Example: Programmatic logins using BasicAuth


This example illustrates how application programs can perform a programmatic login using BasicAuth.

Add Programmatic logins with Kerberos token:

LoginContext lc = null;
            
 try {
       lc = new LoginContext("WSKRB5Login",         
                  new WSCallbackHandlerImpl("userName", "password"));
 } catch (LoginException le) {
        System.out.println("Cannot create LoginContext. " + le.getMessage());
        
// Insert the error processing code 
 } catch(SecurityException se) {
        System.out.println("Cannot create LoginContext." + se.getMessage());
        
// Insert the error processing code
  }

  try {
         lc.login(); 
  } catch(LoginException le) {
         System.out.println("Fails to create Subject. " + le.getMessage());
          
// Insert the error processing code

As shown in the example, the new login context is initialized with the WSKRB5Login login configuration and the WSCallbackHandlerImpl callback handler. Use the WSCallbackHandlerImpl instance on a server-side application where you do not want to be prompted. A WSCallbackHandlerImpl instance is initialized by the specified user ID, password, and realm information. The present Krb5LoginModuleWrapperClient class implementation specified by the WSKRB5Login login configuration can only retrieve authentication information from the specified callback handler. We can construct a login context with a Subject object, but the Subject is disregarded by the present Krb5LoginModuleWrapperClient implementation.

For a pure Java application client, WAS provides two other callback handler implementations: WSStdinCallbackHandlerImpl and WSGUICallbackHandlerImpl, which prompt for user ID, password, and realm information on the command line and pop-up panel, respectively. We can choose either of these product callback handler implementations, depending on the particular application environment. We can develop a new callback handler if neither of these implementations fit the particular application requirement.

There are additional callbacks that can be used with WSKRB5Login, WSAuthMechOidCallbackImpl and WSCcacheCallBackHandlerImpl. WSAuthMechOidCallbackImpl enabls you to specify the authentication mechanism OID, the Kerberos authentication mechanism OID value is "1.2.840.113554.1.2.2". The WSCcacheCallBackHandlerImpl enables you to specify the user name, Kerberos realm name, the Kerberos credential cache full path and whether you want to use the default location of the Kerberos credential cache. If we choose to use the default location of the Kerberos credential cache, then the Kerberos credential cache is ignored. If using Kerberos for authentication, then we have to update sas.client.props.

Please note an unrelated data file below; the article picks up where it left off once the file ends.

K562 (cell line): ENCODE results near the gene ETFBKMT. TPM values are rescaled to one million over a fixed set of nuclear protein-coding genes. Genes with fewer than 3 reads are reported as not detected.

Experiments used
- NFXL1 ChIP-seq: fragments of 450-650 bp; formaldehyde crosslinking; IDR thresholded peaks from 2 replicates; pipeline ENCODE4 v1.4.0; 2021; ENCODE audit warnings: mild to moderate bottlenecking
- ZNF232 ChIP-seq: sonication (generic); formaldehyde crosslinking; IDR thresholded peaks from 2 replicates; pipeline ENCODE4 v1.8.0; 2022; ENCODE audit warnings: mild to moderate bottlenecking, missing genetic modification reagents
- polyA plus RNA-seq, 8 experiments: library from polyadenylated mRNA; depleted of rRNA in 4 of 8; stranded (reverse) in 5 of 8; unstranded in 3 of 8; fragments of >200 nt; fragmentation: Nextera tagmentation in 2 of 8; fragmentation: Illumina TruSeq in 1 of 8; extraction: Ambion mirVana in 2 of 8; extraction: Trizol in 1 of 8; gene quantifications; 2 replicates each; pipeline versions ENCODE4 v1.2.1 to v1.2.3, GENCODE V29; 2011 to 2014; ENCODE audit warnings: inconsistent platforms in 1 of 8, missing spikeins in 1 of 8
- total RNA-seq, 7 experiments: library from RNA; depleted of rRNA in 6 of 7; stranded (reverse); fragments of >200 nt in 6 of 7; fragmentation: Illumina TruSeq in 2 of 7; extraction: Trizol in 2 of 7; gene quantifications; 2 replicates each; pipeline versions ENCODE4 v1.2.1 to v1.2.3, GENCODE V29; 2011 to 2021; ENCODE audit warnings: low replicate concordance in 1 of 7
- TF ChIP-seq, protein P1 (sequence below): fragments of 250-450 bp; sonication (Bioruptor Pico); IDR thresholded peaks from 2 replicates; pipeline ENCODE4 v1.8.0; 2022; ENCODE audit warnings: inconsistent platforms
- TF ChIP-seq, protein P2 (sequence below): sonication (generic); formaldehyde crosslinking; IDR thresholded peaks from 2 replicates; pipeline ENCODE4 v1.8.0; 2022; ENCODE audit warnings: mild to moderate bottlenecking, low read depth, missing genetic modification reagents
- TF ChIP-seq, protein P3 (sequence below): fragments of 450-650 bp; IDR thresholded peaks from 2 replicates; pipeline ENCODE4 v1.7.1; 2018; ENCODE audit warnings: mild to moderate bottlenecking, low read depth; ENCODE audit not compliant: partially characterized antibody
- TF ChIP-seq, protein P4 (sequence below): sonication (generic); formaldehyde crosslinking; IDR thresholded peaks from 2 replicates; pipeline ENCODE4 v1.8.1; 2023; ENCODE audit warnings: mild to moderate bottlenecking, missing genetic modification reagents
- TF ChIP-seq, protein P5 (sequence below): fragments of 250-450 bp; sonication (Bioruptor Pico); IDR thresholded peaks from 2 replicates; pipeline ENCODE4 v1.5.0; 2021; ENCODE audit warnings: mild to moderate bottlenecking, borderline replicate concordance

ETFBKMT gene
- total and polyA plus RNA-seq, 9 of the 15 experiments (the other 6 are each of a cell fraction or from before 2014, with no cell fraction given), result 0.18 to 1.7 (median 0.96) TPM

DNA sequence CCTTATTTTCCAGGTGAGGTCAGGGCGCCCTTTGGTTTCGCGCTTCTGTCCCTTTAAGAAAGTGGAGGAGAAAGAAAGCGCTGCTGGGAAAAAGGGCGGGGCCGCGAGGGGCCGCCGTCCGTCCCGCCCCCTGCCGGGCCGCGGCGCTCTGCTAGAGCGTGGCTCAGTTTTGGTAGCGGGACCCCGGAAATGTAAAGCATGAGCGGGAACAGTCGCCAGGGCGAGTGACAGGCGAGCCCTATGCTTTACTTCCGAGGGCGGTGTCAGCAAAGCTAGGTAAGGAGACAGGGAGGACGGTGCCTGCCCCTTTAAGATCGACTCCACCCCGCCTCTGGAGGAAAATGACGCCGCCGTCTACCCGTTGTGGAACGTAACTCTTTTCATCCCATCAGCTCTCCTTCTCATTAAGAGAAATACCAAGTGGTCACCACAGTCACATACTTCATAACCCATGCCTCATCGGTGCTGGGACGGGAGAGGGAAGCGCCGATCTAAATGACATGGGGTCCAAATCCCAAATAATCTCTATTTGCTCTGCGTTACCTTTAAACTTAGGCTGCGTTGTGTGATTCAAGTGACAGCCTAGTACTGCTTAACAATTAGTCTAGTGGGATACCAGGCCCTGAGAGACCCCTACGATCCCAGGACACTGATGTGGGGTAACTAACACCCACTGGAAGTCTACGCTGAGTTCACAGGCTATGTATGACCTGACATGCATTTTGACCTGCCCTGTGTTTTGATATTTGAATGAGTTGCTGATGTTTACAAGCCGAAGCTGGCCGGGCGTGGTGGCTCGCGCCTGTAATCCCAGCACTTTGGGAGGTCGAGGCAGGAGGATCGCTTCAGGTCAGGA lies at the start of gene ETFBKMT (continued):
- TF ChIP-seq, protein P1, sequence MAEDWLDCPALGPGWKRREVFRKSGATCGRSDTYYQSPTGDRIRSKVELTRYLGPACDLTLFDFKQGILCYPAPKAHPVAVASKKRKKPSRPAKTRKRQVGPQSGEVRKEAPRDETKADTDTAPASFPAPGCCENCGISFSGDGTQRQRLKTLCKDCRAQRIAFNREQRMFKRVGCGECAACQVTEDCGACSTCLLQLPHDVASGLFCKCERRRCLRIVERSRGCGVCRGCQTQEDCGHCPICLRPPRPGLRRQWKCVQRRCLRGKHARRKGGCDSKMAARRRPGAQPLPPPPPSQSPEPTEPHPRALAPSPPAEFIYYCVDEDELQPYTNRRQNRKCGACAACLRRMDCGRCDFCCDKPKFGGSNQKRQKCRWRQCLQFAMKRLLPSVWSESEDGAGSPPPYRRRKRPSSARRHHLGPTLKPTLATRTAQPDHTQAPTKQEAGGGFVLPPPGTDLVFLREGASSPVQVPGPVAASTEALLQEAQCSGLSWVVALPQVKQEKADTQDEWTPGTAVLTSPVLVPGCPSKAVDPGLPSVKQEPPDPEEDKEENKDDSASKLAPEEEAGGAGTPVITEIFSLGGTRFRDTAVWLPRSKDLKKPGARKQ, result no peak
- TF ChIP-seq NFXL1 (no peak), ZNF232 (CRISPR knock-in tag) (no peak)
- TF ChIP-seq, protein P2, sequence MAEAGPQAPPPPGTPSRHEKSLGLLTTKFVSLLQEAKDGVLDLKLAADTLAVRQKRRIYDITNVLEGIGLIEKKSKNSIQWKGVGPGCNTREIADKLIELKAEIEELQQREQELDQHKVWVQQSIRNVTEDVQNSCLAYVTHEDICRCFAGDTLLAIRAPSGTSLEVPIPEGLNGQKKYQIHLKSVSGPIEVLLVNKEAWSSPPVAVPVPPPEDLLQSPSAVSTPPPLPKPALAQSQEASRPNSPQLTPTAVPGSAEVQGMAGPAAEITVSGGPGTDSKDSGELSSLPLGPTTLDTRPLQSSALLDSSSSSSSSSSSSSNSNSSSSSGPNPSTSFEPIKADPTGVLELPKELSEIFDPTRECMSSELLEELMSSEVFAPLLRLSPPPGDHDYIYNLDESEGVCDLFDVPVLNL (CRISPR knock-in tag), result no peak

We also can develop your own login module if the default WSLoginModuleImpl implementation fails to meet all the requirements. This product provides utility functions that the custom login module can use, which are described in the next section.

In cases where no java.naming.provider.url property is set as a system property or in the jndi.properties file, a default InitialContext context does not function if WAS ND server is not at the localhost:2809 location. In this situation, construct a new InitialContext context programmatically ahead of the JAAS login. JAAS needs to know where the security server resides to verify that the entered user ID or password is correct, prior to performing a commit method. By constructing a new InitialContext context in the way specified below, the security code has the information that is needed to find the security server location and the target realm.

The first line starting with env.put was split into two lines for illustration purposes only.

import java.util.Hashtable;
   import javax.naming.Context;
   import javax.naming.InitialContext;
   ...
   

// Perform an InitialContext and default lookup prior to logging in so that target realm

// and bootstrap host/port can be determined for SecurityServer lookup.
   
   Hashtable env = new Hashtable();
   env.put(Context.INITIAL_CONTEXT_FACTORY, 
           "com.ibm.websphere.naming.WsnInitialContextFactory");
   env.put(Context.PROVIDER_URL, "corbaloc:iiop:myhost.mycompany.com:2809");
   Context initialContext = new InitialContext(env);
   Object obj = initialContext.lookup("");
   
    LoginContext lc = null;
    try {
       lc = new LoginContext("WSLogin",         
                  new WSCallbackHandlerImpl("userName", "realm", "password"));
    } catch (LoginException le) {
        System.out.println("Cannot create LoginContext. " + le.getMessage());
        
// insert error processing code 
    } catch(SecurityException se) {
        System.out.printlin("Cannot create LoginContext." + se.getMessage();
        
// Insert error processing 
    }

    try {
         lc.login(); 
    } catch(LoginException le) {
         System.out.printlin("Fails to create Subject. " + le.getMessage());
          
// Insert error processing code
    }





 

Related tasks


Develop programmatic logins with the Java Authentication and Authorization Service